Age: 72 and 70
The problem: Alan, a former senior manager with Unilever, retired some 14 years ago. He and his wife Ella live near Bath. Alan's pension, when combined with investment income and state pensions, allows the couple to enjoy a substantial retirement income. Indeed, they are able to save.
Ella is not interested in the subject of money. Over the years Alan has built up meaningful investment assets in pooled investment funds largely by following his own instincts. However, following advice from a range of publications (not The Independent) Alan invested in a range of emerging market and Far Eastern funds. Of late, market turmoil has made him ask - albeit somewhat tongue-in-cheek - whether he should pull out altogether. But his prime concerns are to produce an investment return 2-3 per cent ahead of inflation while protecting the value of the underlying assets and to ensure that the impact of inheritance tax on his and Ella's estate is minimised.
The Adviser: Martin McMahon, an independent financial adviser at Madison Money Management, a member of the Burns Anderson IFA network. Freephone 0800 0742235.
The Advice: At present, the bulk of Alan and Ella's investments are held in Ella's name as she remains a basic-rate taxpayer. The portfolio is 50 per cent invested in equities and 50 per cent interest-earning investments.
A general rule of thumb is that the older the client, the greater the tilt towards income-generating investments should be. Therefore, I would normally recommend that these clients should be 70 per cent invested in interest earning and 30 per cent equity funds. However, given that they do not depend on investment income to live, a 60/40 balance is reasonable.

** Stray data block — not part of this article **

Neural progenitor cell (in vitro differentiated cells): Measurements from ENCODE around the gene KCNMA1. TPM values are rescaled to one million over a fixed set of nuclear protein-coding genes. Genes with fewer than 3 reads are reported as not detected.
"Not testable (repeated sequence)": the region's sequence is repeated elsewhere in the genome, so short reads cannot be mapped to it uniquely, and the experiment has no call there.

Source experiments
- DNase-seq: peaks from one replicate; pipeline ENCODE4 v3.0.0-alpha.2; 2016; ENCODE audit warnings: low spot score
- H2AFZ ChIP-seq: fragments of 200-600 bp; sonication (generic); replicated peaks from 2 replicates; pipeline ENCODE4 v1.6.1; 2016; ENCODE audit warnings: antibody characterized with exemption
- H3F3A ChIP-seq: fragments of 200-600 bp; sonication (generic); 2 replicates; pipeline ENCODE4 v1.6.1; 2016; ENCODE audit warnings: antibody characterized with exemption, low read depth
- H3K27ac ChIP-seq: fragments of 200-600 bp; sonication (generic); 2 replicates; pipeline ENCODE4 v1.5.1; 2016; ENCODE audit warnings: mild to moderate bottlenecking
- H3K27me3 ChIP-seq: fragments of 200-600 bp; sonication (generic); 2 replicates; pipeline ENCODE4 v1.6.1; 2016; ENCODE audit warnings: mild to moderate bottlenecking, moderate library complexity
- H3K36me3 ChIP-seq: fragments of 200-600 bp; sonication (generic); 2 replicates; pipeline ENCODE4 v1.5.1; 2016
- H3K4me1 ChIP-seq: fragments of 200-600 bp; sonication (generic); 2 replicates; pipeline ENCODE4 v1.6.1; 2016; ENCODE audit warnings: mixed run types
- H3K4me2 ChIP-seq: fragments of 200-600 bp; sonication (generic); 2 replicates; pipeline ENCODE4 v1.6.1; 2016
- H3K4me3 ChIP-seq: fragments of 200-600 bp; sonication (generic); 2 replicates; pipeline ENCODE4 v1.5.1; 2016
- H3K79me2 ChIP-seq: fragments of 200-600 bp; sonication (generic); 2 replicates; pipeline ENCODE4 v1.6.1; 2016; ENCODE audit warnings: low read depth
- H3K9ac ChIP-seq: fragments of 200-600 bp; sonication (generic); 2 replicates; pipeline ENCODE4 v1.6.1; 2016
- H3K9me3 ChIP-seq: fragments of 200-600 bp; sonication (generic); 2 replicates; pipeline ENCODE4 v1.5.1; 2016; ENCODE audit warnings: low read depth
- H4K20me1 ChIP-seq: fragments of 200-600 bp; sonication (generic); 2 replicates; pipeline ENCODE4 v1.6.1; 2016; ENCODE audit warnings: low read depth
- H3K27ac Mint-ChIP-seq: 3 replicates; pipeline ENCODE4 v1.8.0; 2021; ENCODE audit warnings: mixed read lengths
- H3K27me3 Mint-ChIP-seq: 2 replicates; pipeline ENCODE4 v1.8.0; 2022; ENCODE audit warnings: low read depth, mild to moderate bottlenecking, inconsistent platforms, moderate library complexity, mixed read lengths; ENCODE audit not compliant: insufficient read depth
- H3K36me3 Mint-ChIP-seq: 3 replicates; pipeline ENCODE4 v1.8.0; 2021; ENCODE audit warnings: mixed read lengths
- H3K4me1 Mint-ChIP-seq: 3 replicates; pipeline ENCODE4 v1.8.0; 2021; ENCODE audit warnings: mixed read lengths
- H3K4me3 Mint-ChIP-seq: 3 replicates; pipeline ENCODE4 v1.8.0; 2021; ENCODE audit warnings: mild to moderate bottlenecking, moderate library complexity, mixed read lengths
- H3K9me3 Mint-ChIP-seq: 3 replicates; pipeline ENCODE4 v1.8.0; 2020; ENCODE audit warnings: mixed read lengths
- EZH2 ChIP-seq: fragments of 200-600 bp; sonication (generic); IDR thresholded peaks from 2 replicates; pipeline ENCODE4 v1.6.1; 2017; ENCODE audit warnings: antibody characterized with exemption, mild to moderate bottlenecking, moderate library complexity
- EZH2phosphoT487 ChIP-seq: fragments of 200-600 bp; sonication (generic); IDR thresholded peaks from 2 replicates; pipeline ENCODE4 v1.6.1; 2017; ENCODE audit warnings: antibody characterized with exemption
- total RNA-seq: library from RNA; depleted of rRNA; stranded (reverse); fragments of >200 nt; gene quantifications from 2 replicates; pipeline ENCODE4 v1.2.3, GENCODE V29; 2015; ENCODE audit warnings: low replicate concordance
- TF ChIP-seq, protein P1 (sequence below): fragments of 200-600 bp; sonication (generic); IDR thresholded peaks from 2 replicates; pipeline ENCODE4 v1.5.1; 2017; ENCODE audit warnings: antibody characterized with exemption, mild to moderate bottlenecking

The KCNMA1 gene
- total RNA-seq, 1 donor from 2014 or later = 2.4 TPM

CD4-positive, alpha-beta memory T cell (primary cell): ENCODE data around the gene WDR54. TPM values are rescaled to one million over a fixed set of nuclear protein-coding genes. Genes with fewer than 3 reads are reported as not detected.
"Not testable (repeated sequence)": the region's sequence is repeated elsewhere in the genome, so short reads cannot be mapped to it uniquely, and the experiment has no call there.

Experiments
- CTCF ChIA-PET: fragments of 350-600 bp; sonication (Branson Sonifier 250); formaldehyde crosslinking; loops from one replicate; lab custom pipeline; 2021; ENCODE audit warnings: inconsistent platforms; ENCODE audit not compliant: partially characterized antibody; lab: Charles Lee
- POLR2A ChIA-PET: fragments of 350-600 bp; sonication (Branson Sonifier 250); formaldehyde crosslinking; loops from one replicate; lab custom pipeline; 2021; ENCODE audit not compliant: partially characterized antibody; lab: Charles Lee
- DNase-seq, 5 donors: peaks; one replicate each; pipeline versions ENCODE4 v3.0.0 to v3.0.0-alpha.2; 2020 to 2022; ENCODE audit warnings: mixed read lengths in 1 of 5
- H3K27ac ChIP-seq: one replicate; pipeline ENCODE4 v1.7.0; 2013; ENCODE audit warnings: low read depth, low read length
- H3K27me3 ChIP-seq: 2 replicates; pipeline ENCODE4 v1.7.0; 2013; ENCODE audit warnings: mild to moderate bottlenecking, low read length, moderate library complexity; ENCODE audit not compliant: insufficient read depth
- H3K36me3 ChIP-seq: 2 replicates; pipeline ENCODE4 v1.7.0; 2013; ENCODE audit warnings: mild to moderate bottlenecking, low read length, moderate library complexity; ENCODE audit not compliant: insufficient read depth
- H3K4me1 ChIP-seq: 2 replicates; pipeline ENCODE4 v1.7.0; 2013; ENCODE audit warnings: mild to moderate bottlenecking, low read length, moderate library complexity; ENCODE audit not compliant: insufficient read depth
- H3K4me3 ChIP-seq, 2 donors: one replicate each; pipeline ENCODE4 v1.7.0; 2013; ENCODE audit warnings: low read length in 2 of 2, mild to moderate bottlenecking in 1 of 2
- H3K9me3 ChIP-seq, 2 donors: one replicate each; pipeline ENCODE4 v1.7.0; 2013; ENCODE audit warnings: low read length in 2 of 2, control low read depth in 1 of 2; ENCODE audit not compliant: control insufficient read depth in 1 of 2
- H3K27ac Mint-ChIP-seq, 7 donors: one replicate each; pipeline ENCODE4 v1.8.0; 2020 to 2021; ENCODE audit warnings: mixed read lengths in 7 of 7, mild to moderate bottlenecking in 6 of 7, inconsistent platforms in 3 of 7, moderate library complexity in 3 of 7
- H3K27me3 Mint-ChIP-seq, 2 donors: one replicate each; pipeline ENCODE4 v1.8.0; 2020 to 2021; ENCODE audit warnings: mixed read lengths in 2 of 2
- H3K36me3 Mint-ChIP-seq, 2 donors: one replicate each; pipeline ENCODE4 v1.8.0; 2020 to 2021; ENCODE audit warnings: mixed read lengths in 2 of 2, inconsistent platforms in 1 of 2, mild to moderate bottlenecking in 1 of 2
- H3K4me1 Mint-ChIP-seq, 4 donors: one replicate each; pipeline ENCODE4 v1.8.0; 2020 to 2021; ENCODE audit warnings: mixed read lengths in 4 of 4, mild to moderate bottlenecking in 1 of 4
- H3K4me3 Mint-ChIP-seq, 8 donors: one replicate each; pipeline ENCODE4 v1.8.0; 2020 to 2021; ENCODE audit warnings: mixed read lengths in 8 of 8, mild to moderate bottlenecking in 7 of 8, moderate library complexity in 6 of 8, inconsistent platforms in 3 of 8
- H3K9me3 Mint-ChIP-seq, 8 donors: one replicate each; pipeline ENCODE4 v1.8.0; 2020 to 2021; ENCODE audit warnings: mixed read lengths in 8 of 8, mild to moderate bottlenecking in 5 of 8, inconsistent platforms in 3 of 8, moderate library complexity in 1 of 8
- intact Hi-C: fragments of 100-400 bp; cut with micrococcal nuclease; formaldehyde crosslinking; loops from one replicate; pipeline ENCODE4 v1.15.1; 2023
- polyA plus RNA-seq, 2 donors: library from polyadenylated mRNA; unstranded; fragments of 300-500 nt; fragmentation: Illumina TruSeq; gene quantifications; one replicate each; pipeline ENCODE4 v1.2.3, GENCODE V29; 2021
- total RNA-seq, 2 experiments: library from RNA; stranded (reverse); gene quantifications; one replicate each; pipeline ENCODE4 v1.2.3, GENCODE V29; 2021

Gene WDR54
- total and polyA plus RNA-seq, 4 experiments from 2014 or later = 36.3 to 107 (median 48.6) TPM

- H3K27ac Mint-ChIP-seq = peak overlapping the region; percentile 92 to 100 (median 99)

Personal equity plans (PEPs) and tax-exempt special savings accounts (Tessas) feature strongly in their portfolio, as do National Savings index-linked certificates, all of which offer tax-free returns. Exposure to the Far East and emerging markets represents only 5 per cent of the portfolio. Therefore my advice would be to stick with that part of the portfolio, particularly as some of the investments have only been in place for a short while. Four to five years is the minimum period to hold any equity-backed investment, given the potential for volatility and buying and selling costs.
The Meacocks also own a flat in London, which is for sale. It should realise about pounds 115,000 and will then become available for investment. Maximising PEP contributions makes sense, as their current holdings have not yet hit the pounds 50,000 individual threshold that will apply when PEPs and Tessas are replaced by the new Individual Savings Accounts (ISAs).
If the property sale takes place prior to the tax year-end on 5 April, they will have an opportunity to maximise their PEP contributions for 1997/98 followed by the 1998/99 contributions. I estimate they could each contribute the maximum pounds 18,000 into PEPs for two years.
The equity portfolio is under-exposed to UK equities. What there is is largely held in privatisation issues and some investment trusts. Given Alan's attitude to more exotic investment opportunities, I would recommend that consideration be given to UK equity growth unit trusts such as Schroder UK Enterprise or Perpetual UK Growth. They could be held in a "wrap-around PEP" such as Skandia's Multipep, which offers access to 17 fund managers and 75 funds.
However, one potential disadvantage of Skandia's option is that it adds another layer of management charges to Alan's investment. Unless he wants to switch in and out of the various funds on a regular basis, it may be quite expensive.